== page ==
When a nonadherent patient was admitted to the emergency department several times a month for several months, Kim Tran, PharmD, a pharmacist at the Community-University Health Care Center at University of Minnesota in Minneapolis, started meeting with him once a week. “During the first meeting, I introduced myself and my role on the care team and established goals with the patient,” she says. “Then we moved on to troubleshoot why he wasn’t meeting his health goals.”
The patient shared that he was a chronic alcohol user who also had a seizure disorder. When he drank, he would pass out and not take his antiseizure medications, which then led to having seizures that sent him to the emergency department, Tran recalls.
“We explored several ways that he could remain on his antiseizure medications even if he was not ready to stop drinking,” Tran says. “He first kept his medications in bottles by his bedside to try and remember, but found it difficult to recollect if he took the dose that day or not. Then, we tried placing weekly medications in a medication box, with each day written on it so the patient could tell if he took medication that day. By doing this and continuing weekly check-ins, the patient was in the driver’s seat of managing his own health. He was allowed to set his own goals and empower himself. This eventually led to decreased emergency department use because his seizures disappeared when he took his medications daily.”
A study in the journal Social Health estimated that poor medication adherence in the United States leads to $100 billion in healthcare expenditures annually. Because of the variety of services pharmacists provide, they have unique opportunities to work closely with patients to help them understand barriers to medication adherence and develop individualized plans that address those barriers, says Batoul Senhaji-Tomza, PharmD, MPH, assistant dean of curriculum and associate professor at Touro College of Pharmacy in New York. Here are nine methods to help nonadherent patients.
1. Assess why the patient is nonadherent.
“Before you can begin to help someone, you need to get to the root cause of why they stopped taking or are not taking their medications properly,” says Fernando Gonzalez, RPh, MS, assistant professor of pharmaceutical sciences at Long Island University Arnold and Marie Schwartz College of Pharmacy in Brooklyn.
According to a survey conducted by Express Scripts in collaboration with Russell Research, more than two-thirds of medication nonadherence is behavior-driven; it’s either caused by forgetfulness or procrastination. “Respondents stated that they didn’t want human intervention to correct these harmful behaviors and rated family members as the least effective source of medication reminders,” says Kyle Amelung, PharmD, BCPS, senior manager of clinical solutions at Express Scripts. “However, technology-based medication reminders are well-received, especially among adults under age 55.”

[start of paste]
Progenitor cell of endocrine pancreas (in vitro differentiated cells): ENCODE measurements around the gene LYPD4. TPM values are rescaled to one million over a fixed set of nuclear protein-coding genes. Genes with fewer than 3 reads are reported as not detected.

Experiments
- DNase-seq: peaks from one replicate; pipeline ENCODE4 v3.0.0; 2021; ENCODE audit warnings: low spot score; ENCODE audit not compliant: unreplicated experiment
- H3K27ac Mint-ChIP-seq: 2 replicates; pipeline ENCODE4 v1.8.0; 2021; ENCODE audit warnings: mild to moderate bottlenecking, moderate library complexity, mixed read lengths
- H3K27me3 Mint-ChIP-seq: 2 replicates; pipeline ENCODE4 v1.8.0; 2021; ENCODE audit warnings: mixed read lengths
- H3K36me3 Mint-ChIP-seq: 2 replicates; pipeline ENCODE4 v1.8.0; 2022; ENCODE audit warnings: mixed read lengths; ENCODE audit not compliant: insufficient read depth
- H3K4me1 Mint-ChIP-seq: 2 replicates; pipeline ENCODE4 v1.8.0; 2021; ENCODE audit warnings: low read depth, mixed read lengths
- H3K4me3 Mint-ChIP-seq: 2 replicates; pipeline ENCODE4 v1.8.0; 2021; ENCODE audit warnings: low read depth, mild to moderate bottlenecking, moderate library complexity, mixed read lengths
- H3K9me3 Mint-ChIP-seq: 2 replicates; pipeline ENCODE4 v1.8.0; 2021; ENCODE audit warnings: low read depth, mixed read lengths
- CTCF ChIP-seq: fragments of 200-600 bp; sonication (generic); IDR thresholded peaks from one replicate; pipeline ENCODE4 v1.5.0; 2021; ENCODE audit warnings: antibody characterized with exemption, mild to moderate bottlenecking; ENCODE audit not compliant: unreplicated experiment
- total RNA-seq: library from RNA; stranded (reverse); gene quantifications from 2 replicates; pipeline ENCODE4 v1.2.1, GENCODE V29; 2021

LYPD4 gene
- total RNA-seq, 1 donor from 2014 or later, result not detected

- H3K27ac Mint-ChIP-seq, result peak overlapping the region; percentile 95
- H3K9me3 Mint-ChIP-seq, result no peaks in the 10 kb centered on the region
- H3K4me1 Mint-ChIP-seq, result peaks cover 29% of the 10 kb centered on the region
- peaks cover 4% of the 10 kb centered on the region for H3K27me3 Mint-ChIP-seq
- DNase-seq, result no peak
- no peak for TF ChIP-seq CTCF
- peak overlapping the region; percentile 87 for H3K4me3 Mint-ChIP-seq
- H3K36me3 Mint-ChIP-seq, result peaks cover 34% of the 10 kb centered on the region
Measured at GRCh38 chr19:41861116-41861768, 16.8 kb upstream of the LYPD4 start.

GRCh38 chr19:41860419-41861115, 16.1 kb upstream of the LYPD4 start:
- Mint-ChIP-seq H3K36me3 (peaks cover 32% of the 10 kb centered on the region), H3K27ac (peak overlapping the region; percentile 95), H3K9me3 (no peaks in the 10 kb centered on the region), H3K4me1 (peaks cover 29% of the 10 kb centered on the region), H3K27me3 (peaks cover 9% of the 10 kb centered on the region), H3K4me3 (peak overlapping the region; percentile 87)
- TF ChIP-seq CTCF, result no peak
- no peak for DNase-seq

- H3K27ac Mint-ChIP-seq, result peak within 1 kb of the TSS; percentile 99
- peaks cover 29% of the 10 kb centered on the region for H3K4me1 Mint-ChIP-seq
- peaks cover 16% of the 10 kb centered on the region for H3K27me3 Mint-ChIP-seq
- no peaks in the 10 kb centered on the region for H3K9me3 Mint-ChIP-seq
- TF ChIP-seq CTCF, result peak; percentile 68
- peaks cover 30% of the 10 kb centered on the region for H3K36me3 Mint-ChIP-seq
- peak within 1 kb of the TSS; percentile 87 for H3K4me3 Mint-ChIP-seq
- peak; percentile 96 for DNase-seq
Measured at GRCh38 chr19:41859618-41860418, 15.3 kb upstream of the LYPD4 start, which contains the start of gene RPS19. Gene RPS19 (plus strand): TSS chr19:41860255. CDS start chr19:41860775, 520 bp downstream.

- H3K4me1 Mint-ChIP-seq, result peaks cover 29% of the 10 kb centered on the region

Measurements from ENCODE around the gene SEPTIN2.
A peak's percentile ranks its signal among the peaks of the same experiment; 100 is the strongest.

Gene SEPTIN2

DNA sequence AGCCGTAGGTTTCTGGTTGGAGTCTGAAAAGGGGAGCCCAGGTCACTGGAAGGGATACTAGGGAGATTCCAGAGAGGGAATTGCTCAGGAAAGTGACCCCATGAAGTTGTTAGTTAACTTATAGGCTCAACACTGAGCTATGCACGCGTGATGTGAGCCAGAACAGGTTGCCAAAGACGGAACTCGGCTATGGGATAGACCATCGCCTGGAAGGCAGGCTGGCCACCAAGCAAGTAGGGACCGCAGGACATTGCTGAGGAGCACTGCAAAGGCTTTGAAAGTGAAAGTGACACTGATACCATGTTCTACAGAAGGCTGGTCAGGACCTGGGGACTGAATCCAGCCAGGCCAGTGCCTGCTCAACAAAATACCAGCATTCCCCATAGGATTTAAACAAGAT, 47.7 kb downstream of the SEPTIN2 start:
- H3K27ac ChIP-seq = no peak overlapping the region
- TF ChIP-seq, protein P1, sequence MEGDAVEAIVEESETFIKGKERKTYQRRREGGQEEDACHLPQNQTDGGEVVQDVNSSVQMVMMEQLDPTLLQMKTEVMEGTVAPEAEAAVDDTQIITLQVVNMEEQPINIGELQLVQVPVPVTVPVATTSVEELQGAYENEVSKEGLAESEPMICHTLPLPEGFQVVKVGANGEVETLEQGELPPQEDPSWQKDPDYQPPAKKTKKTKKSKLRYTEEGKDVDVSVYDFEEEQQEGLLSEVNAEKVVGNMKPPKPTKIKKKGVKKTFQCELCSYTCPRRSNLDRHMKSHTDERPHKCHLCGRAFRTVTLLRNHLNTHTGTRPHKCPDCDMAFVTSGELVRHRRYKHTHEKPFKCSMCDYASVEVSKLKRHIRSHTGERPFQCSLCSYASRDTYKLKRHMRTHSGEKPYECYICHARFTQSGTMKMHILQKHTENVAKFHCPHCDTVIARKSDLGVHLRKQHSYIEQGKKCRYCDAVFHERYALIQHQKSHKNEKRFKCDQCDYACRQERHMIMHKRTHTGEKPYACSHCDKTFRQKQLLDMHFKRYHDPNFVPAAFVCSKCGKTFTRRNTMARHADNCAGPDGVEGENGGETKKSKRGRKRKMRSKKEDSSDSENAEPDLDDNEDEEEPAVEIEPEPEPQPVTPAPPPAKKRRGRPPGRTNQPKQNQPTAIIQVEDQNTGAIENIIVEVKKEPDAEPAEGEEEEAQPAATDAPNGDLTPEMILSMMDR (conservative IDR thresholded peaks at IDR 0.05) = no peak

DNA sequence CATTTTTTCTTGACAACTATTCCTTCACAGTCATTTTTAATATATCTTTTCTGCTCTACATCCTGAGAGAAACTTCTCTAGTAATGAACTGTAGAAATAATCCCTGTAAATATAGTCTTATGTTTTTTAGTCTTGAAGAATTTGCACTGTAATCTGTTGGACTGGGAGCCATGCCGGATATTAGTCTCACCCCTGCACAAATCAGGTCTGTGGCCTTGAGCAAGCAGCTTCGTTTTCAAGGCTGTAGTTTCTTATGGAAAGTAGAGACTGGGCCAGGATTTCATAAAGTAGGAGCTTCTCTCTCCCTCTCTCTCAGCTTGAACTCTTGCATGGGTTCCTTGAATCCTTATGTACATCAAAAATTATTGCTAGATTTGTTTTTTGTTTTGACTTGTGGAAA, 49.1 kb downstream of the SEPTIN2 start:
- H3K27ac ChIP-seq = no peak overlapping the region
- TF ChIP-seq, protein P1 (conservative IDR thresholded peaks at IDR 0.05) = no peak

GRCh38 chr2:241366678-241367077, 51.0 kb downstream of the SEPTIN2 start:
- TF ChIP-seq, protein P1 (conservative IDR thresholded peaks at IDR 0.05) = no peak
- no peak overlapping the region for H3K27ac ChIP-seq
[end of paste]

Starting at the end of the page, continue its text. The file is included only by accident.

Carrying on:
Other common reasons why a patient may be nonadherent are busy schedules, substance abuse, depression, misconceptions about potential adverse effects or therapy outcomes, high cost, having a complex medication regimen, and low literacy, says Senhaji-Tomza.
When conducting medication adherence assessments, pharmacists can address barriers by guiding patients by asking open-ended questions. For example, pharmacists can adopt a variation of the Morisky Medication Adherence Scale (MMAS). “The MMAS scale uses an eight-point scale of open-ended questions geared toward measuring specific medication-taking behaviors and attitudes,” Senhaji-Tomza says.
2. Review a patient’s medication plan with them.
When meeting with a patient, Tran says pharmacists should discuss each medication individually and highlight the reason for taking the medication, how it will help achieve health goals, possible side effects, and how the patient can obtain it and take it safely. The pharmacist should assess all of a patient’s current medications and how they interact, taking into consideration the patient’s individual lifestyle and health conditions. By doing a review, pharmacists may be able to find out if a patient isn’t adherent and why.
3. Provide enhanced patient counseling.
Counseling considers a patient’s lifestyle and diet based on region and culture. “These factors can have varying effects on the way a medication may behave in someone’s body,” Tran says.
Sarah A. Boswell, PharmD, a clinical pharmacist at Cherokee Health Systems in Knoxville, TN, is a proponent of using the teach-back method during counseling to determine if a patient comprehends the information she provides by having the patient summarize it. “If a patient understands their drug therapy and buys into it, they are much more likely to adhere,” she says.
4. Establish trust.
A pharmacist can establish trust by answering the patient’s questions, being an attentive listener, and showing empathy to their concerns and feelings. “The patient will see you as a resource to help them improve their health and be more motivated to be accountable,” Boswell says.
Following up with patients helps ensure they’re meeting goals and that side effects and concerns are quickly addressed. “Through frequent followups, trust is formed and relationships are built,” Tran says. “Once patients trust a pharmacist and they start meeting their health goals, they are more likely to continue with the current therapy.”
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